From my records I had 2x Beck / Arnley 1020361 and 4x GMB 2200029

When I opened the B/A 1020361 box the u joints were stamped GMB.

 

Per this thread, it looks like 1020361 are for the driveshafts, hopefully no mixups on the install...

 

Edited by heyitsrama
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2 hours ago, heyitsrama said:

the endplay inspection seems straight forward, is it “ok” to have less endplay or none? Or is that not really a possibility?

The tolerance is 0 to 0.02mm If you can get the circlips in without forcing the circlips in willbe OK. A little tap with a screwdriver to send them home is normal.

To measure the tolerance, tap the yoke with a hammer like in figure PD-2 in your post nr.7 to pusn ghe caps ouf against the circlip.

The 240Z used the same uni-joint in the half shafts and propeller shaft. The 280Z used a different staked non replacable uni-joint in the propeller shaft. That might be while some manufacturers are quoting only the half shafts or propeller shaft.

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The variety of thicknesses for the Nissan u-joints are probably for variation in the yokes, not the u-joint spiders.  So, an aftermarket joint that only comes in one thickness doesn't have any way to address that variation.  Might be interesting to measure that end play after a u-joint replacement.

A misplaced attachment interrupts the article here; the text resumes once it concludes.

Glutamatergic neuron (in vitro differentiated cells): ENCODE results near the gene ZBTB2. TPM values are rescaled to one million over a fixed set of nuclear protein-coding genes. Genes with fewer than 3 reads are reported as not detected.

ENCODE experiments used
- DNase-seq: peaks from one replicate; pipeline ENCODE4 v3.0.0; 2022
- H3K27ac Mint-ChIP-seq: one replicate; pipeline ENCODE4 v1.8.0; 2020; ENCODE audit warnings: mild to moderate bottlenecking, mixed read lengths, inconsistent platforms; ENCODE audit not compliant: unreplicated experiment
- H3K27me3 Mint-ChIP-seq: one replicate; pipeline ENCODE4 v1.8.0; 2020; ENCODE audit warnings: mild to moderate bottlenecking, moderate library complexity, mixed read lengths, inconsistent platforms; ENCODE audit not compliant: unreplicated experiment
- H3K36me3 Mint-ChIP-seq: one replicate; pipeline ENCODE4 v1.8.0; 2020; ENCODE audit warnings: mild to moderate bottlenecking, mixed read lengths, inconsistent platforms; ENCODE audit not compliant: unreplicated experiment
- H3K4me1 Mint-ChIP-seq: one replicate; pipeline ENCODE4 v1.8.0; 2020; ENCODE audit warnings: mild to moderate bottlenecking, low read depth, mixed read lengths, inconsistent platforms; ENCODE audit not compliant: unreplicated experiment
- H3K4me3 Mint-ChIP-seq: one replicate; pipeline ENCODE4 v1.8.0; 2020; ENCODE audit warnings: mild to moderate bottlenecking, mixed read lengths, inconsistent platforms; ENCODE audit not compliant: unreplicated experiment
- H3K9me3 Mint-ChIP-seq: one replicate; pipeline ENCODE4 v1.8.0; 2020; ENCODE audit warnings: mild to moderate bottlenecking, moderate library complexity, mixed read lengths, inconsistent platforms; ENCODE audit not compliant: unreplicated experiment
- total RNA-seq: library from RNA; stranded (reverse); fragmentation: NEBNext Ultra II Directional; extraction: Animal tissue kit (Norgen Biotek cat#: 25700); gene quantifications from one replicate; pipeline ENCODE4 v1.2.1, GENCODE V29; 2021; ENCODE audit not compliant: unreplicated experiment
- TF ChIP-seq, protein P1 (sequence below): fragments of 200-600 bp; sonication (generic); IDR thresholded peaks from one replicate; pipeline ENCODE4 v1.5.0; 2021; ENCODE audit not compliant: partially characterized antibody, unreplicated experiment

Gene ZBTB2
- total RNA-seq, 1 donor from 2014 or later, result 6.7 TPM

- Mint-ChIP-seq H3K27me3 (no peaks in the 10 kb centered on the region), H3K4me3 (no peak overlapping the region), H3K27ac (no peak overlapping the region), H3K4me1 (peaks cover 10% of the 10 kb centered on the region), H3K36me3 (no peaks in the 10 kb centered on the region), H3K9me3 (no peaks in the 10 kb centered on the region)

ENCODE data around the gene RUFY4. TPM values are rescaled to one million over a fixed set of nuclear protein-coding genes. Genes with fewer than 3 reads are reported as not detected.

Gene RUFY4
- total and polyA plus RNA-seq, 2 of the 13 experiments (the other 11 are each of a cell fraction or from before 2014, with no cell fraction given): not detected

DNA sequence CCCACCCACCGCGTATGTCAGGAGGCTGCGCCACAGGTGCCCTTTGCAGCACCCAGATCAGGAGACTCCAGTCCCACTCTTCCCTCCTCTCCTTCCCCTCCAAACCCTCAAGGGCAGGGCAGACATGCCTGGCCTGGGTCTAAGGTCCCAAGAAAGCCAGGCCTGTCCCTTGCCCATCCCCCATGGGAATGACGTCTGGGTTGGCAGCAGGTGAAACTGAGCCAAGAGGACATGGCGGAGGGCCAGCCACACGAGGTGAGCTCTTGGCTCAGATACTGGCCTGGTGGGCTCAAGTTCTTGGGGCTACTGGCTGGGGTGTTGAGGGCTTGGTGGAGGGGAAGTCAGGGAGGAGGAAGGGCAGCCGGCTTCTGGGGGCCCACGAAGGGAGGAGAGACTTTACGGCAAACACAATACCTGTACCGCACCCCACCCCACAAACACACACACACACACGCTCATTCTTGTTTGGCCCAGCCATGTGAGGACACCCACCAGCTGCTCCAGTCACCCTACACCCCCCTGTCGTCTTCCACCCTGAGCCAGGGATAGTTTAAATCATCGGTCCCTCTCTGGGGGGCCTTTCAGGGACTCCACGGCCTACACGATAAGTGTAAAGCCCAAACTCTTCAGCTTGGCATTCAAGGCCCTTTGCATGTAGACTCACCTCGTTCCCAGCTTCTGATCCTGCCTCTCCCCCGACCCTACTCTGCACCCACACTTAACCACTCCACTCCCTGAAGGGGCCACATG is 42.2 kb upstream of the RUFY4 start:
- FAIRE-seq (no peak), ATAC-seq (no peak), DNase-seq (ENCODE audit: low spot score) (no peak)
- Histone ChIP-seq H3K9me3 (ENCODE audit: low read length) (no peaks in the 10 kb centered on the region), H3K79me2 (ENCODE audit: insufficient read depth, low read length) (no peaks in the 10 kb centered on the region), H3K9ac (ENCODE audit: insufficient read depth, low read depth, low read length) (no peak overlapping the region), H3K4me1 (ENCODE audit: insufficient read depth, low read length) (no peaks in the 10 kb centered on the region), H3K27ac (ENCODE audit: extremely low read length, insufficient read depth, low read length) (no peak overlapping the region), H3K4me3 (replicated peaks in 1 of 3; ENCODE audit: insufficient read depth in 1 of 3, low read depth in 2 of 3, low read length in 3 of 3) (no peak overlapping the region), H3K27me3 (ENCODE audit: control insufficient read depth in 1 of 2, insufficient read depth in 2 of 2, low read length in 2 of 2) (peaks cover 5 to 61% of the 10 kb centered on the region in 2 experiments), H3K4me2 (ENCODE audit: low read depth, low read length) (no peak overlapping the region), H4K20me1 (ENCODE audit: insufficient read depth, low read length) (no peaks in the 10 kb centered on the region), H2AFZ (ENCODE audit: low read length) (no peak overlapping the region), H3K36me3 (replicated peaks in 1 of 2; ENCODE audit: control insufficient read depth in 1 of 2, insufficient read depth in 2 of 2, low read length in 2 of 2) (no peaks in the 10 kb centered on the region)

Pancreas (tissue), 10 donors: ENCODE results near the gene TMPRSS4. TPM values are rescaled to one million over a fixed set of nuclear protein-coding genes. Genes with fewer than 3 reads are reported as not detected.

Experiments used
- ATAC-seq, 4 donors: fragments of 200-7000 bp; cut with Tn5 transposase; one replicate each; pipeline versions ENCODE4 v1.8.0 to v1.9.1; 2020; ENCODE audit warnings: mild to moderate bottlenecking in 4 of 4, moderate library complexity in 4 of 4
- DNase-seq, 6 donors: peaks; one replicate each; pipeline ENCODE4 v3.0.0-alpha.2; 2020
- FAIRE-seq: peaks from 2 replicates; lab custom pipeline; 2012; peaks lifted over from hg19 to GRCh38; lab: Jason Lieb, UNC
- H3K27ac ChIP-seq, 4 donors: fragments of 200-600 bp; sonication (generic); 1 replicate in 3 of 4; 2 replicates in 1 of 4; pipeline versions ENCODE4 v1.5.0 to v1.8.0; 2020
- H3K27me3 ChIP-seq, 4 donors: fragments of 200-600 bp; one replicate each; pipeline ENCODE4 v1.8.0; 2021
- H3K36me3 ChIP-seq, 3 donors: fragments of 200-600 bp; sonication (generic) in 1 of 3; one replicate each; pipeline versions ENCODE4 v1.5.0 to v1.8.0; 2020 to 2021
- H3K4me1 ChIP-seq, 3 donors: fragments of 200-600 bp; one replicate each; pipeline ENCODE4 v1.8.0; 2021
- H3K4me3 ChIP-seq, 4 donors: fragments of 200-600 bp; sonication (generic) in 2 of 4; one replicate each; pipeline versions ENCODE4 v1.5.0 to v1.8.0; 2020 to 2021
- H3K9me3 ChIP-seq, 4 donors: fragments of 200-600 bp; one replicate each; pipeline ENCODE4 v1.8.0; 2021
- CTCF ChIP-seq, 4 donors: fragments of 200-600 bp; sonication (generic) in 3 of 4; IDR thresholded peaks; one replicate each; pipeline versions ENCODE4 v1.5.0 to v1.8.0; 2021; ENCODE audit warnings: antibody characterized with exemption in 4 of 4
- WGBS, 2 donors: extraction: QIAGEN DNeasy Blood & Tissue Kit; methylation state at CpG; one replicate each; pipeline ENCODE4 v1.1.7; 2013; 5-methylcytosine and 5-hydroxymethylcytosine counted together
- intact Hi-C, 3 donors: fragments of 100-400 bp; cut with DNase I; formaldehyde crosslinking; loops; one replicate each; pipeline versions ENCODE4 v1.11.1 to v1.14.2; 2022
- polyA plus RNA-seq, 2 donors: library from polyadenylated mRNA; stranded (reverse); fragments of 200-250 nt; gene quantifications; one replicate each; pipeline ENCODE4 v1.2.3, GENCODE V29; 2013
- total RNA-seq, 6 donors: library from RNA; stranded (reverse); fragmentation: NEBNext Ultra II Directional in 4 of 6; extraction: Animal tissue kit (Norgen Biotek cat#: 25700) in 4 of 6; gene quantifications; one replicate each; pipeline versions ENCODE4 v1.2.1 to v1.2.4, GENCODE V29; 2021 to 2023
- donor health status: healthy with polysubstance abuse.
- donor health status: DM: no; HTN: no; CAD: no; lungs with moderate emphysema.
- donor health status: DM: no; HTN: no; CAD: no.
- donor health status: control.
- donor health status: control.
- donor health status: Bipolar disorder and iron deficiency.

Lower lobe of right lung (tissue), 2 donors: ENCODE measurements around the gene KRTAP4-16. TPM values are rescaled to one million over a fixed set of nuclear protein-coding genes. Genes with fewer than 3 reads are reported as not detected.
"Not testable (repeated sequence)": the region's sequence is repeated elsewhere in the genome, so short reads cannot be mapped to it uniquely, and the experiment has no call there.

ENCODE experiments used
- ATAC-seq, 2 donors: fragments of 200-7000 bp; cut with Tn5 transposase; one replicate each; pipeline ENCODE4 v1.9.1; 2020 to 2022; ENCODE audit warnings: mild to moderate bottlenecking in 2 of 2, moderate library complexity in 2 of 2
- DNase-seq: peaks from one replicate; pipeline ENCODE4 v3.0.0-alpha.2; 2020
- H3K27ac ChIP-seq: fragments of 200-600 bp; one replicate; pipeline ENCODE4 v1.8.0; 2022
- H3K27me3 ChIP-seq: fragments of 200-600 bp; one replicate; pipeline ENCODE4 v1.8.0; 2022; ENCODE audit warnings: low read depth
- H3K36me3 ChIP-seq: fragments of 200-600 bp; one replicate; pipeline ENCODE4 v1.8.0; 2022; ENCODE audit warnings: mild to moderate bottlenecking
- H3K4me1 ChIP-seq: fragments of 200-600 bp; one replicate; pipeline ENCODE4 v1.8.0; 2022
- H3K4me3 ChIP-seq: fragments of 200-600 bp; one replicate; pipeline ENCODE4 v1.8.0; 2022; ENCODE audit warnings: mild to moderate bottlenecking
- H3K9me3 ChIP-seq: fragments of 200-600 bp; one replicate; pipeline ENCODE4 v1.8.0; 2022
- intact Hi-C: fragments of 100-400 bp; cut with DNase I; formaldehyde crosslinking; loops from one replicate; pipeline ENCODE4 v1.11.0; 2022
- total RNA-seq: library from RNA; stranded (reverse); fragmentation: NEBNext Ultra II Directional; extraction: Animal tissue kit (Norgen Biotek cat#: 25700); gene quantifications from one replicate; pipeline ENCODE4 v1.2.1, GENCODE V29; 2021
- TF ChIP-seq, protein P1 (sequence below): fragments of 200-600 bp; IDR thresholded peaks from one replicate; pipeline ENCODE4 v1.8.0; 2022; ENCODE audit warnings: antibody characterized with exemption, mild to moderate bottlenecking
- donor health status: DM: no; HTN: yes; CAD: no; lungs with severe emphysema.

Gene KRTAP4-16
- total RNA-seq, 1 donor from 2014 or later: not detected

I spent $90 at OReilly for a full set of Precision u-joints then took them out and returned them when I realized that they were looser than the factory joints I had replaced.  I really only needed one but I thought that doing all would be better.  Luckily I had another pair of old Nissan half-shafts that could be greased up and were good to go.  After that I started collecting them at the wrecking yards.

There are six separate u-joints in the drivetrain so any looseness adds up.

I assume that Nissan is talking about measuring spider movement in the bearing cups.  Look at that tiny number.

image.png

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I decided that I did not want to pull out the drive shaft today, because I did not want to drop the exhaust from the header. Really hate that the OEM exhaust does not have a flange at the end of the down pipe. I feel like I should add one...

I found multiple things, one the driver side half shaft needed to be tapped slightly to get looser along one of its axis. 

I also found that grease fitting that was in the body on the GMB half-shafts has a slight interference with the rubber on the end cap. I went to the hardware store and got some of those Allen key end caps that fit into the threads to block it off. I used 1/4x28 - 1/4” long end inserts so that there is less chance for contaminates to enter the joint. I can spin the brake drum and I’m not able to feel the bind spot anymore.

there is still a vibration at 60mph+ so I think ill have to drop the exhaust on Saturday morning and inspect the drive shaft u joint on the yoke that goes into the gearbox. The one that is on the differential did not seem to bind at all. 
 

At least it’s getting better.....

@Zed Head smart to have some backups laying around, I can’t find any Zs at the junkyards around here. Pickings are super slim, and usually there is competition for parts.

8E83AA4C-E99E-4471-898A-B18CAEAED2A1.jpeg